In February 2021, the South African Revenue Service (Sars) set up high wealth individual taxpayer segment to assess assets “derived from multiple sources”.
According to a PwC survey, the majority of South African corporate taxpayers (47%) believe that the division and its renewed focus on high income individuals will assist in closing the tax gap.
Some 36% of the 159 respondents believe that it wouldn’t narrow the gap, while 16% said it would “somewhat” assist Sars to close the tax gap.
High levels of tax on the rich are a difficult issue in South Africa. The country has a population of around 66 million people, but according to PwC, in 2019/20, there were 22 million registered taxpayers.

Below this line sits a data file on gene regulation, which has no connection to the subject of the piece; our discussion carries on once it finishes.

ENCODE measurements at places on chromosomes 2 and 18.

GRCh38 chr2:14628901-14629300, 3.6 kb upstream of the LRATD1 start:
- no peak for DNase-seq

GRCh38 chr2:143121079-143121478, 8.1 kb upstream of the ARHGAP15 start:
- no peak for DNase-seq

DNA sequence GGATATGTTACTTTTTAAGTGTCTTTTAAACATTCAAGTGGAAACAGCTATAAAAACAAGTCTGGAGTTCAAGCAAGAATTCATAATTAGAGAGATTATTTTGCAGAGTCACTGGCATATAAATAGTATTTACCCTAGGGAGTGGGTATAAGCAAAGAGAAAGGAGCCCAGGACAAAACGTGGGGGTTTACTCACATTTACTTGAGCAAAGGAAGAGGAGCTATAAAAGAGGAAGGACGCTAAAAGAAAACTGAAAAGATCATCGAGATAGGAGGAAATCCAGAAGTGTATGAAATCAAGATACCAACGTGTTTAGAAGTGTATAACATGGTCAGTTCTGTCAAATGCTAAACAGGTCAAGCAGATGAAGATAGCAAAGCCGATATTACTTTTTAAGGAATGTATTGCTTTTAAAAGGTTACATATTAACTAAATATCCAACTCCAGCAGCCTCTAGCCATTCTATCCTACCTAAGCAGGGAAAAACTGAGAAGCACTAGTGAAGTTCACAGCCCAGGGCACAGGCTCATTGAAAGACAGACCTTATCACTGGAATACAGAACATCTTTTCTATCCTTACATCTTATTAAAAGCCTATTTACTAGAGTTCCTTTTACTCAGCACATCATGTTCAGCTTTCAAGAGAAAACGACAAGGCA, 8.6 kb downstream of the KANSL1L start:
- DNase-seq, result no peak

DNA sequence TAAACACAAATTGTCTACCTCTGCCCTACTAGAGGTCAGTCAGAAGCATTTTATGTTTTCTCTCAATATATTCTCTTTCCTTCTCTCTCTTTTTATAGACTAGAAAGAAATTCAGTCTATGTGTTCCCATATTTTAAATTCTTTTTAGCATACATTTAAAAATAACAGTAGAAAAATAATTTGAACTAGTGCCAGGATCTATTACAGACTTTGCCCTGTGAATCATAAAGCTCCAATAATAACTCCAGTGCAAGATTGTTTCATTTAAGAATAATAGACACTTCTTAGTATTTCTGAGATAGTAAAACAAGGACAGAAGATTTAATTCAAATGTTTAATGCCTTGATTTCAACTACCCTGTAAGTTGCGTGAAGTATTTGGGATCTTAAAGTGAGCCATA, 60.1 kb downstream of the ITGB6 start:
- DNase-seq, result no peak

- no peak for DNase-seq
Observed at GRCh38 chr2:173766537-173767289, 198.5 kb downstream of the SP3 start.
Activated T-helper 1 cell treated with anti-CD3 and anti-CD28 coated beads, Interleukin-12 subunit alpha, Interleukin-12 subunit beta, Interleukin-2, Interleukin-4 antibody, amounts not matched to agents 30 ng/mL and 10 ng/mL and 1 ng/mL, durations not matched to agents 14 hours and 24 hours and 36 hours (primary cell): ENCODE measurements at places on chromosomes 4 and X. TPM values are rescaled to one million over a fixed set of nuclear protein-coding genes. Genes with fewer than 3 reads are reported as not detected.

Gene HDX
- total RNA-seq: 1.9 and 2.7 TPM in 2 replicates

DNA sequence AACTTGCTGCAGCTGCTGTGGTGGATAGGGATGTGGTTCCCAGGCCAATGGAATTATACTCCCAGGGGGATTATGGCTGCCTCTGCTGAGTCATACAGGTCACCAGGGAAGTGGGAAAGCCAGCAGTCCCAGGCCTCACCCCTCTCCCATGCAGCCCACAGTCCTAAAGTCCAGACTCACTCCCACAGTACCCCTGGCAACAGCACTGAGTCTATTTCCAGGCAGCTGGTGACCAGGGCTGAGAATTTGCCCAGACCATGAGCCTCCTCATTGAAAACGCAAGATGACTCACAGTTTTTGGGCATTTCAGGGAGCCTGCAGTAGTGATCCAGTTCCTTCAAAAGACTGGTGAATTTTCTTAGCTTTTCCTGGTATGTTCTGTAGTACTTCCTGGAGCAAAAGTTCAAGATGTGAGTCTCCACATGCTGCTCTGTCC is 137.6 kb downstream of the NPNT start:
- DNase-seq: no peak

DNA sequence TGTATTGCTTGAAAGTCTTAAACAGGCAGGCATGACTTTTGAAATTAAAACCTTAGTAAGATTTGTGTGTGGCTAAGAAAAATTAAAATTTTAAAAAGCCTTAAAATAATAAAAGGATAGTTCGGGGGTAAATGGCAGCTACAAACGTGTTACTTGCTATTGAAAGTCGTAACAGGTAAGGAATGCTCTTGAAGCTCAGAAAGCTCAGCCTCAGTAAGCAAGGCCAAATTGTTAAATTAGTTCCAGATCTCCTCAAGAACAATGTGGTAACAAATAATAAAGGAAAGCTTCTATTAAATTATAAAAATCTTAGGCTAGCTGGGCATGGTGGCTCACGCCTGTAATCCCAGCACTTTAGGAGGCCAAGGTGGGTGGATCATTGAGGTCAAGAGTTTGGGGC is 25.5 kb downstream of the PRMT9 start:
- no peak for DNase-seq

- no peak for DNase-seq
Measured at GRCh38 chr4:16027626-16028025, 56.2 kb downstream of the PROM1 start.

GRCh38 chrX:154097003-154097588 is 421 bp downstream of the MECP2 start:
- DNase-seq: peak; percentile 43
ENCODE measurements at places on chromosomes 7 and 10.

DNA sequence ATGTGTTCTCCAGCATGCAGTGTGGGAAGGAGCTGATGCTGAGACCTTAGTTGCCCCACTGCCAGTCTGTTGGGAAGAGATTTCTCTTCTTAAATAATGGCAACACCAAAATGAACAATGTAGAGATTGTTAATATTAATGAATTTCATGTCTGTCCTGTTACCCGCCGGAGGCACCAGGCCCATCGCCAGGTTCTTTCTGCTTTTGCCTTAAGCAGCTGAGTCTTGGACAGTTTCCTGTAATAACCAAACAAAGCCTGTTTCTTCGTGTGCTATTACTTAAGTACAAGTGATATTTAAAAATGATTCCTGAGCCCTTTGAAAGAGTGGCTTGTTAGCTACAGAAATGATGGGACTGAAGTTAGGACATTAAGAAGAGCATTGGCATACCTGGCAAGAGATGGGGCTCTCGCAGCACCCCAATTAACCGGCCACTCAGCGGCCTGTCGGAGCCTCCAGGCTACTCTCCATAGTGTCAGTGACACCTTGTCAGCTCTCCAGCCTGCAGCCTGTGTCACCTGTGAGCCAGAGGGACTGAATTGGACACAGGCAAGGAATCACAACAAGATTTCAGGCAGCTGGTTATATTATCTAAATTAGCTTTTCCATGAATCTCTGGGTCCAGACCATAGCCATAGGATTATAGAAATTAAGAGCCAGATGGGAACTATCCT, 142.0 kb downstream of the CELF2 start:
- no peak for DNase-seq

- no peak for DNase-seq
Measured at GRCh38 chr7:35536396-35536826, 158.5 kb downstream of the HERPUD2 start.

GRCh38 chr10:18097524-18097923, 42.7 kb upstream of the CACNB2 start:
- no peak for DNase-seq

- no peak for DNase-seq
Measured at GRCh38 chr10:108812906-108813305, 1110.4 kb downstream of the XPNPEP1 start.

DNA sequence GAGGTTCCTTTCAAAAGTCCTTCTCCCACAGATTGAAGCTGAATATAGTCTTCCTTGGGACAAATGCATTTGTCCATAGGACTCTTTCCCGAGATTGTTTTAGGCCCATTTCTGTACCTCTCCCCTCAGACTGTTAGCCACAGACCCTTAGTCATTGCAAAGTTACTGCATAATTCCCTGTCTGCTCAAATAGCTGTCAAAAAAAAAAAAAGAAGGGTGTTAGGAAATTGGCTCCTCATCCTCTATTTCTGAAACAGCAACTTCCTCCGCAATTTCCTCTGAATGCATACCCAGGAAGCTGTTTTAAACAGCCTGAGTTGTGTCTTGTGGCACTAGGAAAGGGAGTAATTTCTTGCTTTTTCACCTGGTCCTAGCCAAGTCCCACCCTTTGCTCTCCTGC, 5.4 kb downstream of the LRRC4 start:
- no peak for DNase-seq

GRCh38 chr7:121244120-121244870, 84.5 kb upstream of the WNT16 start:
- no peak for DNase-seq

Only some 6.3 million people were expected to submit tax returns, which is around 9.5% of the population. The bulk of the tax was paid by 1.6 million people, less than 2.5% of the population.
Paul Roper, director at VG, said to International Adviser: “It is easy to say that the efforts of South Africa’s Sars high net worth tax unit will result in a narrowing of the tax gap.
“That may be so, but it is an over-simplification of the position. There is a particularly vexed situation in South Africa, as the size of the tax-paying base relative to the size of the total population is small; and diminishing.
“Simply increasing tax on the rich and using the Sars unit to this end may not be the optimal solution. Indeed, this may work in Sars’ disfavour as more taxpayers will simply leave the country indicating that much more thought needs to go into this.”